The first time I took Project 325 to the drag strip for testing, launching was impossible. With a stock engine, 90-degree weather and 235/40-17 ContiSportContact 2 tires, I could leave the line at 3500 rpm and bog to 2400, or I could leave at 3800 and watch the revs rise to 4300 as the rear wheels gradually caught up to the engine. That moved a lightweight flywheel and heavy-duty clutch up the priority list.
Project 325's stock flywheel weighs 27.2 lb. As always, I sought to trim fat. Reduced vehicle weight improves performance, regardless of rotational factors, but testing with other cars on european car's Dynojet has shown more torque at the wheels in first and second gears with a light flywheel. Every time I have replaced a dual-mass flywheel with a solid, lighter flywheel, driveability has improved. Potential downsides are a tendency to stall off the line and the rattle of gears cushioned only by automatic transmission fluid. I have never had a problem with the former, and the latter is largely addressed by clutch selection.
Nearly every BMW performance supplier has an aluminum flywheel for the E36. Many are private-labeled from one manufacturer. Most use an E36 M3 clutch disc and pressure plate, an upgrade for any lesser E36. However, the solid M3 clutch disc was designed for a dual-mass flywheel and transmits all the crankshaft's torsional vibrations and any driveline shocks straight through to the gears. The most obvious symptom is gear chatter at idle.
I found two alternatives. Rogue Engineering uses a custom-made, sprung-hub disc with M3 dimensions, featuring carbon/aramid friction material on one side, designed to work with Rogue's own 11.5-lb, aluminum flywheel and M3 sport pressure plate. Rogue Engineering's Ben Liaw states that this package will hold up to 600 hp at the wheels, a figure I have yet to see coming from any E36 engine.
UUC Motorwerks' Stage II flywheel is a little less extreme. It uses the O.E. Sachs clutch package from the 3,800-lb, 310-hp, 1991-93 M5, which used a sprung-hub disc. Larger and beefier than any O.E. E36 clutch, it will handle substantial power increases. The E36 tuning world has settled on 11- to 12-lb flywheels as a good balance for the street. UUC's Stage II flywheel weighs just 8.5 lb, but with the heavier M5 clutch attached, comes out the same as UUC's 11-lb flywheel and an M3 clutch. The made-in-USA, 6061-T6 aluminum, Stage II flywheel's 1050 steel friction surface is replaceable, so an abused or worn system can be serviced without replacing the entire flywheel. BMW factory mounting hardware is included. The UUC Stage II flywheel fits all 1992-99, six-cylinder, 3 Series BMWs. I chose it for Project 325. Since the transmission would be out of the car, it was the perfect opportunity to also try UUC's Ultimate Short Shifter.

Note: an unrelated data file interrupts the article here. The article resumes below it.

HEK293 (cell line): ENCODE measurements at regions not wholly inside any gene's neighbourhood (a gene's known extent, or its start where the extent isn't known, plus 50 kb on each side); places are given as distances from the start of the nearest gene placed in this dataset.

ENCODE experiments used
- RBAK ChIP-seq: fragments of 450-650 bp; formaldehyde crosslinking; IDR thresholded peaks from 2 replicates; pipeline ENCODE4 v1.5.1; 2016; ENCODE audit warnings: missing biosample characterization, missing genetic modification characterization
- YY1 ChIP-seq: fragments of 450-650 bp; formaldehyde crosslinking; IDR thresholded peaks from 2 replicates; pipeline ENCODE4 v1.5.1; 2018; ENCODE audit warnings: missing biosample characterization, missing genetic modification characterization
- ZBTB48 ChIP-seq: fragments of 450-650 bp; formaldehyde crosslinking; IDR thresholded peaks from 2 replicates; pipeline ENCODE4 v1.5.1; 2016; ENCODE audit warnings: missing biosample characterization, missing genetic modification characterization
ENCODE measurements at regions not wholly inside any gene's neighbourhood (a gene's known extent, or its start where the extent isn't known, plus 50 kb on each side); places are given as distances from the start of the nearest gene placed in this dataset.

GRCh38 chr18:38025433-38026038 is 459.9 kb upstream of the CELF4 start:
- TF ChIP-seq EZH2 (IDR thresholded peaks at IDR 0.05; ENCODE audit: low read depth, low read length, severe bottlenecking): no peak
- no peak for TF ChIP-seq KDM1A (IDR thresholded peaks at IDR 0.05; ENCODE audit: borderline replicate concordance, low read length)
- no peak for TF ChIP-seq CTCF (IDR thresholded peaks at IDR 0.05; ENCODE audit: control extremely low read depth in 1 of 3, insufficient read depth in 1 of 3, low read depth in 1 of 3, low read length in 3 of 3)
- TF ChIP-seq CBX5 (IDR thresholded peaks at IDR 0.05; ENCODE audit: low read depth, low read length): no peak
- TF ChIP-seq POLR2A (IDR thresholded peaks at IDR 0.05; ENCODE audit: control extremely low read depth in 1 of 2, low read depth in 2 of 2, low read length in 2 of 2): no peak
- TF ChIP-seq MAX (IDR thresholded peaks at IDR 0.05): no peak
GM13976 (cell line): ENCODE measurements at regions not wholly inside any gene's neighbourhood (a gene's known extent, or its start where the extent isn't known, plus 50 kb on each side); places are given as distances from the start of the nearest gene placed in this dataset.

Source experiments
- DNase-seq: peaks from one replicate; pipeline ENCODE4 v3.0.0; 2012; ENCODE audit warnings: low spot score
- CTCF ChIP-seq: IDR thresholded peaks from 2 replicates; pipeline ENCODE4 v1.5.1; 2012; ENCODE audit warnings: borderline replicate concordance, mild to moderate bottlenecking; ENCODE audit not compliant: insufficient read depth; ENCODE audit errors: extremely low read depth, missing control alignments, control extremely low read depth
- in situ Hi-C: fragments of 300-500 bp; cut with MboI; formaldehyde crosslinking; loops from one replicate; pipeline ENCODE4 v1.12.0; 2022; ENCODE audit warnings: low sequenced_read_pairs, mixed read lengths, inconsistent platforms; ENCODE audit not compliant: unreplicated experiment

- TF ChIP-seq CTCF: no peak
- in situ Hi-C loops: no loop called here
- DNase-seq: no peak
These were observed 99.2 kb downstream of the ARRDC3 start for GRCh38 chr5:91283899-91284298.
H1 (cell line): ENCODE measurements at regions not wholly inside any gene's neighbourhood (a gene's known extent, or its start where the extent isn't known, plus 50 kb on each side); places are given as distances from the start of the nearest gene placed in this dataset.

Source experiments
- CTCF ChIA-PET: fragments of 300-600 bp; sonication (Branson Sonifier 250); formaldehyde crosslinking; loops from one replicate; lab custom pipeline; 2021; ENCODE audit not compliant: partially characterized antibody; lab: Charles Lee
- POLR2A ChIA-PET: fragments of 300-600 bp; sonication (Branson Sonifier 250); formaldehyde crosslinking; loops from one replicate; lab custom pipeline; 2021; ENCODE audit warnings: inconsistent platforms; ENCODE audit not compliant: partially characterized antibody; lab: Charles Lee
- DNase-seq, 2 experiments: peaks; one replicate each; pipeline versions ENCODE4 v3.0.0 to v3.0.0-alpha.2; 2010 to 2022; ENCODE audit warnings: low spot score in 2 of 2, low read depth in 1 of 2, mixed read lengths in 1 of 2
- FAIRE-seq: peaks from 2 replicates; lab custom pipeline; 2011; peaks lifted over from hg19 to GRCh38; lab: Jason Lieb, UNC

I again turned to Web-based Import Parts Specialists for stock parts. Its prices to the public are on par with distributor pricing available in Southern California, and the numbers it shows as "list" are well below the local BMW dealer's. Combine that with friendly, knowledgeable and consistently prompt service, and IPS is an all-star among Project 325's supporters. It provided the M5 clutch disc, pressure plate and throwout bearing (they were in stock) as well as the driveshaft guibo and bushing.
I try to do as much of the work as possible on Project 325, but installing the flywheel was one thing I knew I'd be better off letting a pro handle. Watching evosport's Ken Brightwell work on my car is like watching myself, except he's already done everything many times and has more and better equipment. He is careful, thinks about what he's doing and cuts no corners.